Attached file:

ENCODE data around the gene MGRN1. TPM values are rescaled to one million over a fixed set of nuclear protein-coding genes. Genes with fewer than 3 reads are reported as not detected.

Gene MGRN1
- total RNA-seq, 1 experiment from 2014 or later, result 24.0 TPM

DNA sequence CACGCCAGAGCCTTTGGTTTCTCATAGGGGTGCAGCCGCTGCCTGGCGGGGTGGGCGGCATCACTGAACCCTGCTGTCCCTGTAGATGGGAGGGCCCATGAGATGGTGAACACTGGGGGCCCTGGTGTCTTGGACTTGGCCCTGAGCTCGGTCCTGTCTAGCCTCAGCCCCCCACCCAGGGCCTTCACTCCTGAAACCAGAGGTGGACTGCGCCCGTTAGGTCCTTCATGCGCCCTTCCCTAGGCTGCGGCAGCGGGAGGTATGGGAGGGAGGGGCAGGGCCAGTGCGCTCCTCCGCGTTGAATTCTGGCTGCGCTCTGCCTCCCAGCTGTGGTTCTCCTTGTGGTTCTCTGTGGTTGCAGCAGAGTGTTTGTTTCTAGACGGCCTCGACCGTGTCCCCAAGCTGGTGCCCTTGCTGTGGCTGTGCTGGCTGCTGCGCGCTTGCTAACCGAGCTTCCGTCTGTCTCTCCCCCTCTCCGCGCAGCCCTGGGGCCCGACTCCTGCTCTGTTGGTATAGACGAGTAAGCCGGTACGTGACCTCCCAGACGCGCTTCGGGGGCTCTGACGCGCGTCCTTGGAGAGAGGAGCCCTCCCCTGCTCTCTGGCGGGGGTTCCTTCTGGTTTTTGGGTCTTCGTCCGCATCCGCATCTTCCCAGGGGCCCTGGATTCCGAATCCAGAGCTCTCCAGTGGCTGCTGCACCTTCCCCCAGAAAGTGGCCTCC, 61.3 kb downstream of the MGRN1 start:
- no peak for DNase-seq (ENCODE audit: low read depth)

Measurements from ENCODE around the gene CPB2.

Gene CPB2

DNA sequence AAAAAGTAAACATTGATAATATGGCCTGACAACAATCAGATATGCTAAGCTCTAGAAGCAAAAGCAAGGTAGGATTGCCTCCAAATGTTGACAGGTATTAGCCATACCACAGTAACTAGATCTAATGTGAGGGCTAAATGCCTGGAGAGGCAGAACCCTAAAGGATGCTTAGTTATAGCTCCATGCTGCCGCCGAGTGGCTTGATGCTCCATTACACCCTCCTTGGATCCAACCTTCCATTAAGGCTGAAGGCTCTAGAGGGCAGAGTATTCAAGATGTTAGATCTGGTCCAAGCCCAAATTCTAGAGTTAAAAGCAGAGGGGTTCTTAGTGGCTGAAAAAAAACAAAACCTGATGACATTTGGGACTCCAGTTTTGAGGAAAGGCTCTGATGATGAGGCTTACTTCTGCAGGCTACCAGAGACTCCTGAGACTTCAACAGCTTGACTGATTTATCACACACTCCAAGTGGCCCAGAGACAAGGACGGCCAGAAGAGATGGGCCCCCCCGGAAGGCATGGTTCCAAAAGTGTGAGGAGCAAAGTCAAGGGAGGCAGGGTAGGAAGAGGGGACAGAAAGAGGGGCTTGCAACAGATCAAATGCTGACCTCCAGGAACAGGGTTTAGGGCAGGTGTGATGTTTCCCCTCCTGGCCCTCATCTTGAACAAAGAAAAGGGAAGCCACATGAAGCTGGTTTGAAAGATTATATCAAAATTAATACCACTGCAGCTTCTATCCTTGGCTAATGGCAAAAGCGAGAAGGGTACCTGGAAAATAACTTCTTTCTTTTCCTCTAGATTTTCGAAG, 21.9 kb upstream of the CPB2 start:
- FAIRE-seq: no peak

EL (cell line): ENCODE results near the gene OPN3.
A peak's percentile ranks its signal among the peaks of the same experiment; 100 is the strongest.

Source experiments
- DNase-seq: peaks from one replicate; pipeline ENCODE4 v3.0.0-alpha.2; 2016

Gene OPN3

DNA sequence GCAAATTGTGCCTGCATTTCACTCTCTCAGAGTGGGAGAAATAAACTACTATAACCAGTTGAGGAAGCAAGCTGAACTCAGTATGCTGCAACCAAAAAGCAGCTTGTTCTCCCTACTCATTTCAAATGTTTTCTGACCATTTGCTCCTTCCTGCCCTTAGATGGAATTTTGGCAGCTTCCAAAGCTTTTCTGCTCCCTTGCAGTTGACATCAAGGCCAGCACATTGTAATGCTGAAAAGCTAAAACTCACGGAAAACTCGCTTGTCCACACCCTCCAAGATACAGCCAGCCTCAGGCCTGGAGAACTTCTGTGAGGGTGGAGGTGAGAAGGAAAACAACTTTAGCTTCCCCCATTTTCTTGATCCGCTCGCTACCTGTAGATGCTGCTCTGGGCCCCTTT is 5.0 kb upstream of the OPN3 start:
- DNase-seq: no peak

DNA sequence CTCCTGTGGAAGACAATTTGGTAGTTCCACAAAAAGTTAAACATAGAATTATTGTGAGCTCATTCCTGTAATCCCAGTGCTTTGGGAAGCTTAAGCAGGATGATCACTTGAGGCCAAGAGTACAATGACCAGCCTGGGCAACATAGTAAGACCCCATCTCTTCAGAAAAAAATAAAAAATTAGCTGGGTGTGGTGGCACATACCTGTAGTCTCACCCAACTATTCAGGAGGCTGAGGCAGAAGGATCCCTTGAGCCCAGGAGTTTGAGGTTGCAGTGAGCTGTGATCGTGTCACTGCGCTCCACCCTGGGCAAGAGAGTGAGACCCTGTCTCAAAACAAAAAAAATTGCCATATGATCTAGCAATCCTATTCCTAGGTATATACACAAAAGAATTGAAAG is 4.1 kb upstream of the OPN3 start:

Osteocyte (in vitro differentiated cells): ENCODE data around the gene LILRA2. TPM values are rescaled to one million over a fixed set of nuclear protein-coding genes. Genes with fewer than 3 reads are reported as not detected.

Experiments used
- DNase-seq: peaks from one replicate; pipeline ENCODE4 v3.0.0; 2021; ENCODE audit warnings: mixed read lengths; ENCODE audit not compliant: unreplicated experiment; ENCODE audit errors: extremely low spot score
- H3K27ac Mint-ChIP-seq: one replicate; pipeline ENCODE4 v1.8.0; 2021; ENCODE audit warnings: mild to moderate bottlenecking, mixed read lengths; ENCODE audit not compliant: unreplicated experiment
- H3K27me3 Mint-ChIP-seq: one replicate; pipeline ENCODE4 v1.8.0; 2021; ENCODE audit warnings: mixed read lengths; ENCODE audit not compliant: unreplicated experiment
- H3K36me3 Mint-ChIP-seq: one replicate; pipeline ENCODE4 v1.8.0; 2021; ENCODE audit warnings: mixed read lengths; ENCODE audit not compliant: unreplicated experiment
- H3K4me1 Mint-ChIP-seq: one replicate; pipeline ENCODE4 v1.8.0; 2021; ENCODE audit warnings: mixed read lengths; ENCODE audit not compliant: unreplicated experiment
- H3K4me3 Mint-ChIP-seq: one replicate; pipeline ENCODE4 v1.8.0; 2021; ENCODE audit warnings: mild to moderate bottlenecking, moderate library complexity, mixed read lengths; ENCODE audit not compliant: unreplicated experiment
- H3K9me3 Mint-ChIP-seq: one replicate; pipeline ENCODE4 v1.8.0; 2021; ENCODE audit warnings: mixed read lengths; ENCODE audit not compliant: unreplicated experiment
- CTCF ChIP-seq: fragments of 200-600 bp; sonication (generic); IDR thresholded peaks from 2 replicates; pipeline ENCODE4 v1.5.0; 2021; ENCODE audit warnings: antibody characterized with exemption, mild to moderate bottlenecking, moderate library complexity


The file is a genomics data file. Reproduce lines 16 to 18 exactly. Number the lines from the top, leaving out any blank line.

- DNase-seq: no peak

DNA sequence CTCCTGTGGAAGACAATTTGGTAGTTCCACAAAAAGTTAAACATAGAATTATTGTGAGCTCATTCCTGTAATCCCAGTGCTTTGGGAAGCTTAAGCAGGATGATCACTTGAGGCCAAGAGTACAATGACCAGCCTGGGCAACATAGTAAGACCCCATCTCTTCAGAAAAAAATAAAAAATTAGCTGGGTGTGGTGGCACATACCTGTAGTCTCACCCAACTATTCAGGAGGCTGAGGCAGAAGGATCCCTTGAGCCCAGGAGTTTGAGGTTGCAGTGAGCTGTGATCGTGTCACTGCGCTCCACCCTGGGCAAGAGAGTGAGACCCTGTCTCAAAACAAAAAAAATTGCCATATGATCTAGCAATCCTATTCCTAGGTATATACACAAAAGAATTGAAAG is 4.1 kb upstream of the OPN3 start:

Osteocyte (in vitro differentiated cells): ENCODE data around the gene LILRA2. TPM values are rescaled to one million over a fixed set of nuclear protein-coding genes. Genes with fewer than 3 reads are reported as not detected.